Russia plans to launch 30 missiles in 2022. On Thursday, Roscosmos published Remarks by its Director General Dmitry Rogozin on space activities in 2021 and an outlook for 2022. Using a Europeanized version of the Soyuz rocket, Roscosmos completed 25 orbital launches in 2021. Of these, 14 were held by the Baikonur Cosmodrome, five by Vostochny, five by Plesetsk and one by the Guiana Space Center in French Guiana.
Taking “Big Risks”. … For this year, Rogozin said: “We are planning about 30 launches of space rockets, of which more than 10 will be commercial.” Rogozin also commented on last year’s launch and deployment of the Nauka module to the International Space Station with this cryptic remark: “This is a very important achievement, we did something that we were not able to do for many years, we made decisions, understood that there would be great risks.” We leave it to our readers to peruse these particular tea leaves.
India begins proficiency testing of upper stage engine. The Indian space agency ISRO said this week that it had successfully completed a 720-second qualification test of the CE-20 rocket engine. This liquid-fueled engine powers the upper stage of the powerful GSLV-Mk-III rocket deployed in Gaganyaan as part of the country’s manned spaceflight campaign.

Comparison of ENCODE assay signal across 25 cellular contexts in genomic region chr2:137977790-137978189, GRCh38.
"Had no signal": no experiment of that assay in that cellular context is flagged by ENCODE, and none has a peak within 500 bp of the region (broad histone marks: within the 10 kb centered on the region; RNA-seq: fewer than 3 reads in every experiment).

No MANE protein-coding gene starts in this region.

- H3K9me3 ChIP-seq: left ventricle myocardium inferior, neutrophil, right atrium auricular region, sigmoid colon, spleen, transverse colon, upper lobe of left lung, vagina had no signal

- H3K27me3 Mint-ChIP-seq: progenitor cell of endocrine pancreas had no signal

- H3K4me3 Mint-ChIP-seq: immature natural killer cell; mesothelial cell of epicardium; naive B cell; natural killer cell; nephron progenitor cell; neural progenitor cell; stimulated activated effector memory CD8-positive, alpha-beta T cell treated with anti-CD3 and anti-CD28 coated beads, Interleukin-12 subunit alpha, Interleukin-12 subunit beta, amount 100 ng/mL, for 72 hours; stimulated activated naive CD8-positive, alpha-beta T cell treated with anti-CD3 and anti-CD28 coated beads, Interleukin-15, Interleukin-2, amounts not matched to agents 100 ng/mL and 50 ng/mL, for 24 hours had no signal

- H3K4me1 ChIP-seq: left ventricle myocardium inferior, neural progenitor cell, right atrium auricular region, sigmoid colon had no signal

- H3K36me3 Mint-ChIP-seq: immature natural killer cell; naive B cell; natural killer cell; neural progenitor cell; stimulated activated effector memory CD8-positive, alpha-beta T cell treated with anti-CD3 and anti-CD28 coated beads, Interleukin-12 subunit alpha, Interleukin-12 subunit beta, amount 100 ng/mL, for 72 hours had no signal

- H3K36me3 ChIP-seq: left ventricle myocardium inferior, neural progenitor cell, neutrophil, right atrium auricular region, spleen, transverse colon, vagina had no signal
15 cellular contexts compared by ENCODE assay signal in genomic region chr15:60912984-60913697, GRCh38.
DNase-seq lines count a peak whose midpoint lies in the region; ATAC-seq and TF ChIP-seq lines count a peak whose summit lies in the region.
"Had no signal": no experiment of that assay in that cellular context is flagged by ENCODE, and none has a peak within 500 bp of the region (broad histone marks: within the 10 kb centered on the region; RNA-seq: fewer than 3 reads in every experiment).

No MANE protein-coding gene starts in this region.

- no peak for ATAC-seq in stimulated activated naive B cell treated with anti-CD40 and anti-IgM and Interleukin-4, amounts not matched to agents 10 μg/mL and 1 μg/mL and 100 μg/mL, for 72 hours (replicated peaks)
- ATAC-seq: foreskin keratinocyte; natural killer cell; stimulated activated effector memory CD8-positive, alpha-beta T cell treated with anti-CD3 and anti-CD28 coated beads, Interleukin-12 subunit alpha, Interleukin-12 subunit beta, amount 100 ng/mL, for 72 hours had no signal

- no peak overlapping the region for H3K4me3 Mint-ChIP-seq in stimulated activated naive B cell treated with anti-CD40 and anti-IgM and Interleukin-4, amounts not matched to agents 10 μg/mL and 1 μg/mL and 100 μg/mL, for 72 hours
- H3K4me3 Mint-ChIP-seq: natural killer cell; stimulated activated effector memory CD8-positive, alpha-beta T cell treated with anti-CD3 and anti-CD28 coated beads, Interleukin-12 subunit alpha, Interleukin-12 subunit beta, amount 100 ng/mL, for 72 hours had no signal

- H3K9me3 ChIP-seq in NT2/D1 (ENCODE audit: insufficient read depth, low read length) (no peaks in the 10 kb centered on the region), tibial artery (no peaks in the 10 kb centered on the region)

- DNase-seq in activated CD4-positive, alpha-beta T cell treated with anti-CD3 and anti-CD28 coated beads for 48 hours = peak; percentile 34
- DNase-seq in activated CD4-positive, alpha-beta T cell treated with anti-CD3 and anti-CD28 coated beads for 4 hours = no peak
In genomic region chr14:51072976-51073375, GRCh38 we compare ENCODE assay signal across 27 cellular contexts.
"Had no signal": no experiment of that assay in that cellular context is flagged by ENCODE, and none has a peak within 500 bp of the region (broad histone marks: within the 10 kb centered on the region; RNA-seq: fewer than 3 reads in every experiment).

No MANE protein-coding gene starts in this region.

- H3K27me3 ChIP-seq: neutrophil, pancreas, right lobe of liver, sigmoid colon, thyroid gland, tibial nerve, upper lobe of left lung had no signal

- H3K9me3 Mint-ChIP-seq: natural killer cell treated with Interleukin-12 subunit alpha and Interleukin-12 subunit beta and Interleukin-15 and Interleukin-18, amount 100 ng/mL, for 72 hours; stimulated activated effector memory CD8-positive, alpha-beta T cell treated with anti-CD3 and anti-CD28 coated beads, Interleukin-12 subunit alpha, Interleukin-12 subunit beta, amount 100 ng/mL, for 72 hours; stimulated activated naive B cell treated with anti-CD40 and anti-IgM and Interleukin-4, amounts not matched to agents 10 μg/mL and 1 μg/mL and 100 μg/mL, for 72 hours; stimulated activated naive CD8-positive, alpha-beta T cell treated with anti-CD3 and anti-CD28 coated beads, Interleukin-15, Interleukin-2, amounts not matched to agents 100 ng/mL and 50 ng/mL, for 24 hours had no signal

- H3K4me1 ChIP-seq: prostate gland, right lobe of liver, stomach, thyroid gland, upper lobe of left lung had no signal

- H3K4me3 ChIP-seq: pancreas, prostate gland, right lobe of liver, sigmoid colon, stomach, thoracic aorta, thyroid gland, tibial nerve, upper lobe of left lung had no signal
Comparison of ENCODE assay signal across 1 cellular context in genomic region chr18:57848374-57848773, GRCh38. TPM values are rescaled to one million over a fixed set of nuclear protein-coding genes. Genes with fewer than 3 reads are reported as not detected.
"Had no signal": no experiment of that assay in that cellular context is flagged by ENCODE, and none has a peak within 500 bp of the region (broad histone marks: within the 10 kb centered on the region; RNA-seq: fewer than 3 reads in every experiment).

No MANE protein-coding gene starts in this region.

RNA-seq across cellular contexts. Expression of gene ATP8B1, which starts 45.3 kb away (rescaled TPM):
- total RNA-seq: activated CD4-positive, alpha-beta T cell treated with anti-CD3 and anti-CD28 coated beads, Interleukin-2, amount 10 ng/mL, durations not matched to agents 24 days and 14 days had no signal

Human flights within a few years … This test, according to the agency, “ensures the reliability and robustness of the cryogenic engine for introduction into the human-rated launch vehicle for Gaganyaan.” Currently, India is planning two orbital test flights by a manned spacecraft later this year and in 2023, followed by a manned flight in late 2023. It is not clear whether the COVID-19 pandemic will cause any further postponement of these dates. (submitted by Ken the Bin and EllPeaTea)
ULA is working on the first launch in 2022. The United Launch Alliance kicks off its New Year’s campaign with the launch of the USSF-8 mission for the US Space Force, said the company. Two spacecraft from the Geosynchronous Space Situational Awareness Program were lifted aboard the Atlas V on Monday. The rocket launch is scheduled for January 21st. It will be the 75th Atlas V to depart from Cape Canaveral, Florida.
Up the pace this year? … ULA launched five rockets in 2021, including four Atlas V missions and one Delta IV Heavy. The company should have up to 7 to 10 launches this year depending on customer readiness, and its new Vulcan rocket could potentially debut. (submitted by Ken the Bin)